May 23, 2018:
A growing number of Thais believe the military is trying to establish itself as a permanent supreme political power. Since the 2014 coup, the military government has enacted 298 new laws and issued over 500 technically legal orders, many of them connected with this effort to establish a permanent military veto over elected governments. To this end, the military is establishing mutually beneficial relationships with major corporations as well weapons suppliers from China and the West (especially the United States). The generals are also running a widespread public relations campaign to depict themselves as champions of various popular causes (rural poverty, achieving peace in the Moslem south, curbing corruption). The problem with this approach is that a majority of Thais still see the military as corrupt and seeking to grab power the general are not entitled to according to Thai laws, customs and traditions. Moreover, four years of military rule are seen as a failure and no amount of media manipulation can change that.
There have been eleven military governments in the last four decades and 19 coups or attempts since 1932 (plus seven attempts that failed). The monarchy tended to remain neutral in these disputes but clearly favored democracy over a military dictatorship. The royal family, the Chakaris, were founded by a general who seized the throne in 1782 partly to bring peace in a time of great chaos. Since then the Chakaris have survived by avoiding stupid mistakes. That may be changing as the current military government is creating more problems than it is solving and Thais fear the new (since 2017) king will be the opposite of his father and end up being one of the “bad kings” and perhaps even the 10th and last king of the Chakari dynasty.
In October 2016 the 9th Chakari king Bhumibol died at 88 after a record 70 year reign. His successor made a deal with the military to expand royal power in exchange for not interfering with military efforts to obtain veto power. Most Thais believe king Bhumibol would have never tolerated this if only because it was his father that agreed to a constitutional monarchy in 1932 and established a very beneficial (for the monarchy and most Thais) new form of government. Back in 1932, the army persuaded the king to give up absolute power and avoid a civil war. Since then there has been a constitutional monarchy and the military has considered itself the guardian of the monarchy. But the monarchy did not encourage military government and the current one is trying to make it easier for coups to happen in the future. Most Thais are tired of coups and have demanded reforms to curb the ability of the military to take over. Trimming the power and influence of the military has not been easy and in early 2014 there was yet another military takeover “for the good of the country.” After 2014 the generals realized they had to destroy the ability of political parties to curb military and royal power. The majority of Thais oppose this effort to curb democracy. As long as this dispute remains unresolved the risk of civil war grows.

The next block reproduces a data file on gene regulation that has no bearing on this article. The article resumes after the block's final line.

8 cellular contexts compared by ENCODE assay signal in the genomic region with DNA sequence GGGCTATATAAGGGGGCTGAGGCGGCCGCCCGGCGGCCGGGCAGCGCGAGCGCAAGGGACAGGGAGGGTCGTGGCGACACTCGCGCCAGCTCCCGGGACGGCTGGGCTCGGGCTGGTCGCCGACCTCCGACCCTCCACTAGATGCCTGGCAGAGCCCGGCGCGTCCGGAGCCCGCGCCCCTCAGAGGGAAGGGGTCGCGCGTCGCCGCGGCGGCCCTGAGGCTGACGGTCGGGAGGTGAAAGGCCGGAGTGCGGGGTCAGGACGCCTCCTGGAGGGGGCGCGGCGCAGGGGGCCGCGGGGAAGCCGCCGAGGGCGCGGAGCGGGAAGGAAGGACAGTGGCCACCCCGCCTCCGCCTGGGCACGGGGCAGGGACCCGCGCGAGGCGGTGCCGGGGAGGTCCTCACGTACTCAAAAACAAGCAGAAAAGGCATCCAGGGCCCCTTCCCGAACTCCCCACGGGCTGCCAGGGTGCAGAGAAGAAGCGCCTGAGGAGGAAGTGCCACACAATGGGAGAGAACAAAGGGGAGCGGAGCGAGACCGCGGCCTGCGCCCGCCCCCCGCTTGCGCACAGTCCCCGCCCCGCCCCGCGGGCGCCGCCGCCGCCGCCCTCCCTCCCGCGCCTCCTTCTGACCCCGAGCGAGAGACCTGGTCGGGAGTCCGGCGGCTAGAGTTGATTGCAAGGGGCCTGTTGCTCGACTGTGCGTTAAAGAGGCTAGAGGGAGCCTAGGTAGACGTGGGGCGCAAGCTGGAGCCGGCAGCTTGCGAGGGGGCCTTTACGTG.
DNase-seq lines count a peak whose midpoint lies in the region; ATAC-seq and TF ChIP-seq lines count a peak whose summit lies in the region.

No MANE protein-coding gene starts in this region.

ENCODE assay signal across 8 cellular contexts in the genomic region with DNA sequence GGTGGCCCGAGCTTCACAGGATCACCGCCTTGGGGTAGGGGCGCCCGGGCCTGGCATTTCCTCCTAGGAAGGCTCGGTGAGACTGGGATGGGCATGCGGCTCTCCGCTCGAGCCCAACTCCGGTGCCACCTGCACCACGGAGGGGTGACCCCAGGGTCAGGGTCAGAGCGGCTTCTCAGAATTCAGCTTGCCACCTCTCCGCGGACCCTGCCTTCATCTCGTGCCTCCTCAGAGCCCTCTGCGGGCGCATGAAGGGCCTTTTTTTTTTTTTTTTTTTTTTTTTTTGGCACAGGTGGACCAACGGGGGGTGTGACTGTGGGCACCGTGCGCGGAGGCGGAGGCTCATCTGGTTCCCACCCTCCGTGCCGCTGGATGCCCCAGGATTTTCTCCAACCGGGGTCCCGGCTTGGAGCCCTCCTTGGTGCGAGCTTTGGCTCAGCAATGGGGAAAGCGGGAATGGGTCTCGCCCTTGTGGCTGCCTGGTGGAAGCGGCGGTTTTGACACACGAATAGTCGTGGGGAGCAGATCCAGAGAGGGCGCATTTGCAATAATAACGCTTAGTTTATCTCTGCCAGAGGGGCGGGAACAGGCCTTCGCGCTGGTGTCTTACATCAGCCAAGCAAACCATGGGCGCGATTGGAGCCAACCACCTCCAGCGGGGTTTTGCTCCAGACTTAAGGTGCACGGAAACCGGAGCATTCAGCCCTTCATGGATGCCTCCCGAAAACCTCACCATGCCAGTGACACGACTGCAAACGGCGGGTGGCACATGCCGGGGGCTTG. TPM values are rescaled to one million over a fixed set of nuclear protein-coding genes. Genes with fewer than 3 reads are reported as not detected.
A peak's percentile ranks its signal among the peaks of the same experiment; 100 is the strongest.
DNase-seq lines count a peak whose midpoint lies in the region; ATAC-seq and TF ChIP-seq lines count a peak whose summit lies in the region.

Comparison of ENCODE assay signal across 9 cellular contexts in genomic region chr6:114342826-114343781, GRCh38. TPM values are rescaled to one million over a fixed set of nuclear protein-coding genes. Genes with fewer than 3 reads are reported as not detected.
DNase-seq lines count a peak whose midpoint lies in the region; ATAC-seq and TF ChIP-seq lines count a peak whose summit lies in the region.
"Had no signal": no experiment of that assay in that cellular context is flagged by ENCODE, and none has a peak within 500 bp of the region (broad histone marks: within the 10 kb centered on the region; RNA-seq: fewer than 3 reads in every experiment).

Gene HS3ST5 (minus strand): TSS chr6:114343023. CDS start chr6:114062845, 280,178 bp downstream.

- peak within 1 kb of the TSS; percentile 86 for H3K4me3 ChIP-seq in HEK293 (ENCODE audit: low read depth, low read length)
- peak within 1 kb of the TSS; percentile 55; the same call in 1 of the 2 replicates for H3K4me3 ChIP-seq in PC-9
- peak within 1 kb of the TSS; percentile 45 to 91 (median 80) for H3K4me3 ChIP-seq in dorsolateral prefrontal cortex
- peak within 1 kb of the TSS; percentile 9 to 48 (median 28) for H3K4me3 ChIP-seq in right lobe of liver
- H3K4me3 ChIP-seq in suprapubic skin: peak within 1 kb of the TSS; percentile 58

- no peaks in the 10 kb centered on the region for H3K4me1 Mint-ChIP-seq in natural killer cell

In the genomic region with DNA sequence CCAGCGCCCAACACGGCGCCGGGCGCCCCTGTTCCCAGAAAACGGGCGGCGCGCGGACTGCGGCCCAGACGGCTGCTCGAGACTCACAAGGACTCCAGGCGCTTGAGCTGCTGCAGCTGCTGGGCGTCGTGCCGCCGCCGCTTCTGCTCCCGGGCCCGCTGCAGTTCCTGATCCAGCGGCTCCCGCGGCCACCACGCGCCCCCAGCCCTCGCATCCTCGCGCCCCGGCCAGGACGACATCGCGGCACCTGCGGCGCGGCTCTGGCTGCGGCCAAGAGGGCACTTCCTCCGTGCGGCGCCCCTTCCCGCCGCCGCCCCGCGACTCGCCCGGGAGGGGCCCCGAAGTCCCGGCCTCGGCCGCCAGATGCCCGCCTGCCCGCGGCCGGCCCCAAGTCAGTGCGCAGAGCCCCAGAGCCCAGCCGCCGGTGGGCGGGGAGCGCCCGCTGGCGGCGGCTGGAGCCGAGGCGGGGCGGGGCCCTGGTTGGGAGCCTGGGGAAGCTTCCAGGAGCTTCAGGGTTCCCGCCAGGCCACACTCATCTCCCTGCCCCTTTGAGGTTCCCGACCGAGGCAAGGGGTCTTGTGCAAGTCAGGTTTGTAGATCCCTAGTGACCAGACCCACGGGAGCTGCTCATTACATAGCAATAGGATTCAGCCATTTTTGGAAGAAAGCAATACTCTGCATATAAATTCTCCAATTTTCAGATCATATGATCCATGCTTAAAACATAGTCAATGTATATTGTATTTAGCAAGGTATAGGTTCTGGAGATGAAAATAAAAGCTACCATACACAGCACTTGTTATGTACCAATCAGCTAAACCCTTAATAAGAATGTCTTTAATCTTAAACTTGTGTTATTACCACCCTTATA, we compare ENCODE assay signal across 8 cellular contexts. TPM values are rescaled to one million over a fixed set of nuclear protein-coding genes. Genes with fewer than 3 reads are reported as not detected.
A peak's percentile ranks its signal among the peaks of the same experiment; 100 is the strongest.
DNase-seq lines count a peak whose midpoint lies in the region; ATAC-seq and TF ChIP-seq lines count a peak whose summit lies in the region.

May 22, 2018: This is the fourth anniversary of the coup that put an increasingly unpopular military government into power. The military has outlawed any demonstrations to protest the military.
May 21, 2018: The military government arrested eight members of the elected government they forcibly removed in 2014. Three of those arrested had openly discussed mistakes the military government had made since 2014 and the other five were charged with participating in a banned political activity (preparing for new elections). These arrests are a response to increased public unrest over delays in restoring democracy. The arrests came after 500 demonstrators (for democracy) in the capital were surrounded by 3,000 police and forced to disperse. The protestors were demanding a vote this November, not in 2019. The military has delayed elections several times since 2014.